The display of computer-aided detection (CAD) marks on individual polyps on both supine and prone CT scans improved radiologists’ detection of 6 mm-9 mm adenomas by 11 percent without impacting specificity, reported a study in the August edition of Academic Radiology.
While CT colonography (CTC) CAD has advanced in the last decade, previous studies have shown that radiologists occasionally ignore true-positive CAD marks. Current CAD systems analyze supine and prone scans independently, and the radiologist combines results with a polyp considered ‘detected’ by CAD if it is marked on either or both scans. CAD developers are not required to demonstrate detection of a polyp on both scans during software development and validation, according to the researchers.
“The purpose of this observer performance study was to determine, in a well-controlled randomized experiment, whether radiologists detected polyps more frequently when they were shown CAD marks on both the supine and prone scans rather than just on one scan,” wrote Ronald M. Summers, MD, PhD, of the imaging biomarkers and CAD laboratory at the National Institutes of Health Clinical Center in Bethesda, Md., and colleagues.
Four radiologists read 33 CT cases, 21 with one 6 mm-9 mm CAD-marked adenoma, with CAD as a first reader. Each scan had at least four false-positive marks. Radiologists read each case twice, one month apart, with one case double marked on the supine and prone scan and the other case single marked on the supine or prone scan.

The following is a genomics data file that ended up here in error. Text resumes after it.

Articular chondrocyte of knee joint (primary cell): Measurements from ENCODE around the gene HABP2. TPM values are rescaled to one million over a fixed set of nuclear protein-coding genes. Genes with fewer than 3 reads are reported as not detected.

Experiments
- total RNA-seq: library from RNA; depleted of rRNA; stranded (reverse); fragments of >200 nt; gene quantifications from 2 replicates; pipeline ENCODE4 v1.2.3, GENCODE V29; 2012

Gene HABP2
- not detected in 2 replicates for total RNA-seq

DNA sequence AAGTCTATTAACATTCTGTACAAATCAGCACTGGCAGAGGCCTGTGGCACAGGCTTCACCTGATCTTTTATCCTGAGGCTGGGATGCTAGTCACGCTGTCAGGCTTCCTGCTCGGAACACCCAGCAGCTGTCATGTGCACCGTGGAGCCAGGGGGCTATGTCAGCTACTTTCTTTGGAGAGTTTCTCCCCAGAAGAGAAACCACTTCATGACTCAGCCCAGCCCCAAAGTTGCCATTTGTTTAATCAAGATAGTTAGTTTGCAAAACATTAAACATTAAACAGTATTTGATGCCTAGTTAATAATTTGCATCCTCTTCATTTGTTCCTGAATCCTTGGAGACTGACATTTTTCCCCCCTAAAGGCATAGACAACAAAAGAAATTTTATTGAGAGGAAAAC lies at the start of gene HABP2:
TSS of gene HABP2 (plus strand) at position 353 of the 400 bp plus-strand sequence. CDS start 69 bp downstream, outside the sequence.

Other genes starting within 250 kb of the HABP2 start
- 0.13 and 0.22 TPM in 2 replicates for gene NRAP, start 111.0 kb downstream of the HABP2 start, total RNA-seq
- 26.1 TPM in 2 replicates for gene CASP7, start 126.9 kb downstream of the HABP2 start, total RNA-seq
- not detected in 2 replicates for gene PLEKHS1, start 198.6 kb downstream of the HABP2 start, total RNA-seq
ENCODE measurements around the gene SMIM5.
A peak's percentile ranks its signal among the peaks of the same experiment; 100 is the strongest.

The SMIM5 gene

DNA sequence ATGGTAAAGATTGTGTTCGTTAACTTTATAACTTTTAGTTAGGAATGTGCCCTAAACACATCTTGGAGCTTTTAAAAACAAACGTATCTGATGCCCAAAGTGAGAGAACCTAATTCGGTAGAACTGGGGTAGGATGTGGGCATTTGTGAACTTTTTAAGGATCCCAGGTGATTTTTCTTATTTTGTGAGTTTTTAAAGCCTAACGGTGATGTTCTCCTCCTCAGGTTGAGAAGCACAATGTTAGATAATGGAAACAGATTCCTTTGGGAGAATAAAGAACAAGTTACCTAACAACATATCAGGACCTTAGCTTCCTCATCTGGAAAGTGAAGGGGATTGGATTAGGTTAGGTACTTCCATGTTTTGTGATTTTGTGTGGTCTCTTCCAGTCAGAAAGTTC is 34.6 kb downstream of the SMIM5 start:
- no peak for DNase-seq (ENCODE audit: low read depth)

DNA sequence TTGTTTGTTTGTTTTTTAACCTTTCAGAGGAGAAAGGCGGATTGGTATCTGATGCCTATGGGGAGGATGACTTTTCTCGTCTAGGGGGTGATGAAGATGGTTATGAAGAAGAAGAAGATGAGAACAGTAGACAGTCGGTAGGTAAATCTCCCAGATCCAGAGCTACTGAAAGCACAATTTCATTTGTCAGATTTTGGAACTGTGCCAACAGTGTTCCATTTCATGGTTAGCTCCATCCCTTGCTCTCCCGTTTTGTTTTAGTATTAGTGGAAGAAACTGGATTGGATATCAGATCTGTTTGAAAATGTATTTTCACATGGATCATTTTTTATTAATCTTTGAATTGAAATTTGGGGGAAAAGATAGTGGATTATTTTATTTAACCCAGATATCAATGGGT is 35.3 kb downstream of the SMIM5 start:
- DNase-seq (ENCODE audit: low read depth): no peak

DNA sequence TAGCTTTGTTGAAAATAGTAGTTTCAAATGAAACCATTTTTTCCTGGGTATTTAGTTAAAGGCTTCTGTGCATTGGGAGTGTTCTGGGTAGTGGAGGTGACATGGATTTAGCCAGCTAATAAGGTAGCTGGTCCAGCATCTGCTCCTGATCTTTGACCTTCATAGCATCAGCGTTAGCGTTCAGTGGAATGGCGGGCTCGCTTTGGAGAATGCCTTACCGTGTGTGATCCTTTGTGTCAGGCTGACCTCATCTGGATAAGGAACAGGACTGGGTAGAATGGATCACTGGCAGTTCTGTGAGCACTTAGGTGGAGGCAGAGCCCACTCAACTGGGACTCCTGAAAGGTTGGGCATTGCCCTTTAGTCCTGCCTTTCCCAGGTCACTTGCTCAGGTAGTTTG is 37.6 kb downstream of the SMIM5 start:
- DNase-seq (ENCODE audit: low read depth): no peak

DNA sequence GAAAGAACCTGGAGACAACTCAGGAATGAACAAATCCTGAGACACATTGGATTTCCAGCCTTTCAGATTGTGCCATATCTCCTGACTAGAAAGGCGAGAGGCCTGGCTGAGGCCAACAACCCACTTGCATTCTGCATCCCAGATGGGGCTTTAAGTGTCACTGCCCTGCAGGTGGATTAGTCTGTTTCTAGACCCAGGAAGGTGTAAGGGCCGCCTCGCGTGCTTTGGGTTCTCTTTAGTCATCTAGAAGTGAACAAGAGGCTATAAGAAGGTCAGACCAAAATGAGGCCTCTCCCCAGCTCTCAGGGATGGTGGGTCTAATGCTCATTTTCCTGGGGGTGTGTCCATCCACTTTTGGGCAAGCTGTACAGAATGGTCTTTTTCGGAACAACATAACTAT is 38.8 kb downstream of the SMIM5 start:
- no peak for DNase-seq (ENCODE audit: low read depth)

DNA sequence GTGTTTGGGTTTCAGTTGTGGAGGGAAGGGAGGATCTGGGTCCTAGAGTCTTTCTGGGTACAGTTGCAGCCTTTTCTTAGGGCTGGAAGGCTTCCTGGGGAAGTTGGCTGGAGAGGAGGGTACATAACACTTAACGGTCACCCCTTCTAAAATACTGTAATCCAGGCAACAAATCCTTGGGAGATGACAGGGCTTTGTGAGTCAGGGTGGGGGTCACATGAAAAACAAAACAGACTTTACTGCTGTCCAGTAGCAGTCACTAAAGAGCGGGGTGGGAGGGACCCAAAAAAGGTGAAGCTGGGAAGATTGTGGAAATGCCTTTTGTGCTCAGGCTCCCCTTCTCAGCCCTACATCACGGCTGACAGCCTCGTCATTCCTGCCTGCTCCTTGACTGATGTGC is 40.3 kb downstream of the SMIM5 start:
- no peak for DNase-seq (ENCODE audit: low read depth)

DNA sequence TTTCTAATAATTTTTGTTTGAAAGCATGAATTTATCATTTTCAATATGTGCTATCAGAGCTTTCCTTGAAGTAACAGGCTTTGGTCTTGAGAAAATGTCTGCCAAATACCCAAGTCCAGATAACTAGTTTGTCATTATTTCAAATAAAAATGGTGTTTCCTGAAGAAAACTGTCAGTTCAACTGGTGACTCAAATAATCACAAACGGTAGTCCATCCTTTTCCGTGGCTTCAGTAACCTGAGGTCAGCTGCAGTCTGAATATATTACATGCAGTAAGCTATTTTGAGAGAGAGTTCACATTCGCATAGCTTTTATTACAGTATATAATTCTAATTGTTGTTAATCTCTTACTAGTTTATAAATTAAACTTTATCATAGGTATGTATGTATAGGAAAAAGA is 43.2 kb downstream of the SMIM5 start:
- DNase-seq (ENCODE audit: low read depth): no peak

Researchers used receiver operating characteristic and multiple-reader multiple-case analyses to determine sensitivity and specificity. The average per polyp sensitivities were 60 percent and 71 percent for single-mark and double-mark readings, respectively, which yielded a statistically significant increase for the average reader, the authors reported. In addition, reader confidence increased more often than it decreased for polyps found on both readings for three of the four radiologists.
The study explores a key distinction among CAD systems, Summers and colleagues said. That is, although CTC studies typically include supine and prone scans, CAD systems vary in their ability to detect polyps on both versus one scans. A system with high per-polyp sensitivity on either the supine or prone scan may not perform as well on both scans.
“Our results indicate that this distinction matters for clinical interpretation of CTC images and that there is a benefit to having CAD cue the radiologist to a potential polyp’s location on both scans,” concluded Summers, who also noted that further research is needed to determine if findings translate to concurrent or second reader paradigms.